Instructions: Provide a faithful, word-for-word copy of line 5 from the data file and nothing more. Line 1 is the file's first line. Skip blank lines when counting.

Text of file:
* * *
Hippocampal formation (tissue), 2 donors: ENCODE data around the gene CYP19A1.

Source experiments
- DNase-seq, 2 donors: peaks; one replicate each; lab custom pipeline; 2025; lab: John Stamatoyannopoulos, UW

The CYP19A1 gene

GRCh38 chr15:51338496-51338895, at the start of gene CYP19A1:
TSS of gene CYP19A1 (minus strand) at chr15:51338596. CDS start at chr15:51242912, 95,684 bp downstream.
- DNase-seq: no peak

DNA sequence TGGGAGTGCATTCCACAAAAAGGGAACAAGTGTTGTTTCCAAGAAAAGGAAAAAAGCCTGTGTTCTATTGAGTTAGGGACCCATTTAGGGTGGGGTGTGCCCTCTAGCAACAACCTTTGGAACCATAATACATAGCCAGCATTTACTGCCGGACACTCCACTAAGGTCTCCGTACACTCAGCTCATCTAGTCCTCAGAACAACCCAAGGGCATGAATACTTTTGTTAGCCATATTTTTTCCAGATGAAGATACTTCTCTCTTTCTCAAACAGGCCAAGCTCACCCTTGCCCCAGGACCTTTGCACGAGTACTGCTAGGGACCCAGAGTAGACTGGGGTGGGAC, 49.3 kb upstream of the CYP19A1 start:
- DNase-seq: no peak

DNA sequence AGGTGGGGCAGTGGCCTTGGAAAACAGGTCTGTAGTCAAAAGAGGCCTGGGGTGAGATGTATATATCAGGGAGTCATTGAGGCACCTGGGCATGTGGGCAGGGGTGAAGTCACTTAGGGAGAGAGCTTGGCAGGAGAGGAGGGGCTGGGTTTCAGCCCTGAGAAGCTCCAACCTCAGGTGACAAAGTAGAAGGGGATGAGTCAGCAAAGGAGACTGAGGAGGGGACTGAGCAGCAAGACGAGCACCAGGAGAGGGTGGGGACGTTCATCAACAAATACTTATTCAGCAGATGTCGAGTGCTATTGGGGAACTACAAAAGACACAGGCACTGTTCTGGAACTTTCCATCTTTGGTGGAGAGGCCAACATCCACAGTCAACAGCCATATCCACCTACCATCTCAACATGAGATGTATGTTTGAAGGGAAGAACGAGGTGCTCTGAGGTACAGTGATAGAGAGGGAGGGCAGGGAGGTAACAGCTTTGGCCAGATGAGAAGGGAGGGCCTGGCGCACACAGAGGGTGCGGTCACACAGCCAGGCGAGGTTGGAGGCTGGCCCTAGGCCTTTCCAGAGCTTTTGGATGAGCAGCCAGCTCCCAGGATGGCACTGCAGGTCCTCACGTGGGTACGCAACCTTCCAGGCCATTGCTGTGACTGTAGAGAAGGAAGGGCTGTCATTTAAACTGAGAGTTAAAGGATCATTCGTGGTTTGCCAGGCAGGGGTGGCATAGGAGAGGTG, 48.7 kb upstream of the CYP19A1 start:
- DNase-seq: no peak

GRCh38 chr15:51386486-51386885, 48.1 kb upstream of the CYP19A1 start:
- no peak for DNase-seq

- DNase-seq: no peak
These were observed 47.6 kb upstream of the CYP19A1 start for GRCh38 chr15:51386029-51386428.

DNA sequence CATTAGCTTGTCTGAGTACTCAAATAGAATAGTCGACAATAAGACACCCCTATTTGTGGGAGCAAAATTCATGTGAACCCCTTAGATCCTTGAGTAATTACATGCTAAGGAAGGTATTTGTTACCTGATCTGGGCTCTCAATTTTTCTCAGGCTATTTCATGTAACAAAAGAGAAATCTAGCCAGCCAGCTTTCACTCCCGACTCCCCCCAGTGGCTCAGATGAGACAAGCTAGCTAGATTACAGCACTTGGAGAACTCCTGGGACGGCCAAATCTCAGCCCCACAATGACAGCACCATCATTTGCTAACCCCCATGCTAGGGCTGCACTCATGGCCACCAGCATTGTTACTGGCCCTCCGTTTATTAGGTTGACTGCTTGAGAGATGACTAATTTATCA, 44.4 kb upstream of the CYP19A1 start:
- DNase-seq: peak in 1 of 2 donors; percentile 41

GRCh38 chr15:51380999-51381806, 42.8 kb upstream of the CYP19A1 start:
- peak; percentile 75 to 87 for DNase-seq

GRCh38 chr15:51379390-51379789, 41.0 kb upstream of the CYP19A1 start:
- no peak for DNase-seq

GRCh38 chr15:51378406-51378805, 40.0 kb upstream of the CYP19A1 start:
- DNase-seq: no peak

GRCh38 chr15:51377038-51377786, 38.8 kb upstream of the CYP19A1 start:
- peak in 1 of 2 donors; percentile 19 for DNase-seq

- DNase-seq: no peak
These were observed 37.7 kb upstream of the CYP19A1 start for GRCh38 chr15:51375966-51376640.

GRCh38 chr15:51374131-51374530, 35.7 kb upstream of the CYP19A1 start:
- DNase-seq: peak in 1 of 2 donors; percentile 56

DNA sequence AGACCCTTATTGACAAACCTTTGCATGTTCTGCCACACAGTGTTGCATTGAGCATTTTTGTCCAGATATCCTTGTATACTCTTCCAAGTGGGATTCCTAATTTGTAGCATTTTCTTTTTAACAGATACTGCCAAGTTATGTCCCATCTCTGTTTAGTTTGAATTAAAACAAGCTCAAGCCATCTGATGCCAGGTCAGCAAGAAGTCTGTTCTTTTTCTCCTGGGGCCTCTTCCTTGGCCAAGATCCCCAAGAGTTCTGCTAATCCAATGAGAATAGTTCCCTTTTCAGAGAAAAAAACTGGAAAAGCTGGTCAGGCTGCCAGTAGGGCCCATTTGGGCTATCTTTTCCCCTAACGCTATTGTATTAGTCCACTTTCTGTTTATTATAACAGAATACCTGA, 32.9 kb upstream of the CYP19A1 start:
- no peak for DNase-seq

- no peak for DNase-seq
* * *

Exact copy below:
GRCh38 chr15:51338496-51338895, at the start of gene CYP19A1: